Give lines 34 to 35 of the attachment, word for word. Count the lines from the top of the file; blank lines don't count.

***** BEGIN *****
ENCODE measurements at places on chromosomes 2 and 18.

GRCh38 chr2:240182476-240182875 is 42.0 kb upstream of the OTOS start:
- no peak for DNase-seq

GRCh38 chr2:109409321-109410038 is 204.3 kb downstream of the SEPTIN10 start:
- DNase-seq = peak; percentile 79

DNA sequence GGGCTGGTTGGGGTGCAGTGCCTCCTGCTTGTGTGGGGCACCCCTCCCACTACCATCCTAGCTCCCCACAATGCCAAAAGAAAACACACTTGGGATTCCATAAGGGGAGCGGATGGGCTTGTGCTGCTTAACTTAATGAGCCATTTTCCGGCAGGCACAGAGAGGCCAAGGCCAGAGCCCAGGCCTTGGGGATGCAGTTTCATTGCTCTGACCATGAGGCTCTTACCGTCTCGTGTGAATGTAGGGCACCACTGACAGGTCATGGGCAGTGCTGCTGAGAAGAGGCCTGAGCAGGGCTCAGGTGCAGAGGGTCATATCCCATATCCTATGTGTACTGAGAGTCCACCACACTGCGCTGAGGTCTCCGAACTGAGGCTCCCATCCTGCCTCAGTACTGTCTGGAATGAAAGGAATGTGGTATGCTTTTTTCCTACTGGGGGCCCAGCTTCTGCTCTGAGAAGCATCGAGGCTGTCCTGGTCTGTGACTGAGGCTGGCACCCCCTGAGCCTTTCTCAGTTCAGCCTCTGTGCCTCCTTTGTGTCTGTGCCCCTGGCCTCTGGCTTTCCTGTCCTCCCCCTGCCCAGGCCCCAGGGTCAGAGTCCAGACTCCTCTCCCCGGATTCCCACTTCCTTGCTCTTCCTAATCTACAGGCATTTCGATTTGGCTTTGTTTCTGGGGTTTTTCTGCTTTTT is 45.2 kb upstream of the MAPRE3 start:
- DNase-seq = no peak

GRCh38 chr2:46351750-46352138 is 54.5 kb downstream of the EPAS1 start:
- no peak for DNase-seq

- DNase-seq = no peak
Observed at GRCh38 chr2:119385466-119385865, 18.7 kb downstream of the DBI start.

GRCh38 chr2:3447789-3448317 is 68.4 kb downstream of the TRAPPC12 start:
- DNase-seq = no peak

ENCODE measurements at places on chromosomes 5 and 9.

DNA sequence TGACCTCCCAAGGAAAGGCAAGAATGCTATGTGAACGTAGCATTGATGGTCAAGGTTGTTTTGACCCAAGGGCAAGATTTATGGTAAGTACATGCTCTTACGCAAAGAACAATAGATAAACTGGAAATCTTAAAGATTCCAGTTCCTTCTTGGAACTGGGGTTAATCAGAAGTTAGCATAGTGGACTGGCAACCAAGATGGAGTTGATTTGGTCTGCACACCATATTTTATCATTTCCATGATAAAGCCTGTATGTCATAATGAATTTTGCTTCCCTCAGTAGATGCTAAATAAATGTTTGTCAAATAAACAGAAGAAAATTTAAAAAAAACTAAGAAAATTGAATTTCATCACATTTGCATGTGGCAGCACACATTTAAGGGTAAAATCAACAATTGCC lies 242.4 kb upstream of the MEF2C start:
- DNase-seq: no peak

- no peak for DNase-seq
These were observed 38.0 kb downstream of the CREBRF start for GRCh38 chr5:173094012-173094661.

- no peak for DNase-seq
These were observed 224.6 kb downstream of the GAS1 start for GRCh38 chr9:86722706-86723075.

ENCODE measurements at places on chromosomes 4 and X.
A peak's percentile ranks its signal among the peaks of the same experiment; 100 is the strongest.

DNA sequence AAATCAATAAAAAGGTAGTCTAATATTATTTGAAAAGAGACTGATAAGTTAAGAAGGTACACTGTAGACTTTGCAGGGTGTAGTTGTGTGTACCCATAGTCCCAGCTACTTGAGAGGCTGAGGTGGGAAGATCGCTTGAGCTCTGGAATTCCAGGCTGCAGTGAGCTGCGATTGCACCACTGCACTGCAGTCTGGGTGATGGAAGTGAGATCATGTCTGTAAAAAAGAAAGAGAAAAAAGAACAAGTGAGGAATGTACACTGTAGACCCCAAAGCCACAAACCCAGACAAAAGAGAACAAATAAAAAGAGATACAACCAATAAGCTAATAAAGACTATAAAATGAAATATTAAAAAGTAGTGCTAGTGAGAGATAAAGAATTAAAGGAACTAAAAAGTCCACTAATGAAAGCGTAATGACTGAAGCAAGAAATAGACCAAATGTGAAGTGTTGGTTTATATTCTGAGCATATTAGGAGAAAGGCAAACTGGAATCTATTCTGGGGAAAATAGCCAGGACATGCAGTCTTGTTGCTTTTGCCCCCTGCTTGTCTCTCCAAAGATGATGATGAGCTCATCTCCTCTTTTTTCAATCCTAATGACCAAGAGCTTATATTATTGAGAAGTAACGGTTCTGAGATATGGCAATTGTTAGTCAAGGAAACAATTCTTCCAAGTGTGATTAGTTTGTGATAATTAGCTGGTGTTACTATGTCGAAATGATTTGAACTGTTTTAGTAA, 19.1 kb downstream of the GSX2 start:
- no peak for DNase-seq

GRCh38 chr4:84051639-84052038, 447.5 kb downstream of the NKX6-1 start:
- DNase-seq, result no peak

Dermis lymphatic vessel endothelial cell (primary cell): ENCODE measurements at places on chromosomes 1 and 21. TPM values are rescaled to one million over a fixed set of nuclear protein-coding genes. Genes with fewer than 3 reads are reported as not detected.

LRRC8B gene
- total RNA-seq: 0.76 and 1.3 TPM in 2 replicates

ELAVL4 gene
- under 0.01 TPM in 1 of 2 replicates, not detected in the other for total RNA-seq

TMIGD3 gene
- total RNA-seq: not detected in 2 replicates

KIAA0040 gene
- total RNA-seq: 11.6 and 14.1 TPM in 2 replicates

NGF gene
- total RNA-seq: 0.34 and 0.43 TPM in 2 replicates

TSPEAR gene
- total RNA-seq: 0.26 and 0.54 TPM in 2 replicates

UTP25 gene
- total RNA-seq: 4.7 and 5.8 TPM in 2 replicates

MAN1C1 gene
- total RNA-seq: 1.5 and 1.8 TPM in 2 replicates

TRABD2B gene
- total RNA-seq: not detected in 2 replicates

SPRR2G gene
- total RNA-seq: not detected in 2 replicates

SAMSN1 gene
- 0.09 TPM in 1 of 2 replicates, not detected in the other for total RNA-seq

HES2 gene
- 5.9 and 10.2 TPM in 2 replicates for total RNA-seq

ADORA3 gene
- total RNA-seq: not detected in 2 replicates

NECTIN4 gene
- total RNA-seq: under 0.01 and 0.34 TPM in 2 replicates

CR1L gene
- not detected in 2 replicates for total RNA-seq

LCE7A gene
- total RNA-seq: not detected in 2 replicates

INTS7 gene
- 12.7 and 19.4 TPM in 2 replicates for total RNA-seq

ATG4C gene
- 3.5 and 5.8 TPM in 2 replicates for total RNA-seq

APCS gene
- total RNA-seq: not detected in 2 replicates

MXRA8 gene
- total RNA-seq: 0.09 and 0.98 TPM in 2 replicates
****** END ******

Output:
KIAA0040 gene
- total RNA-seq: 11.6 and 14.1 TPM in 2 replicates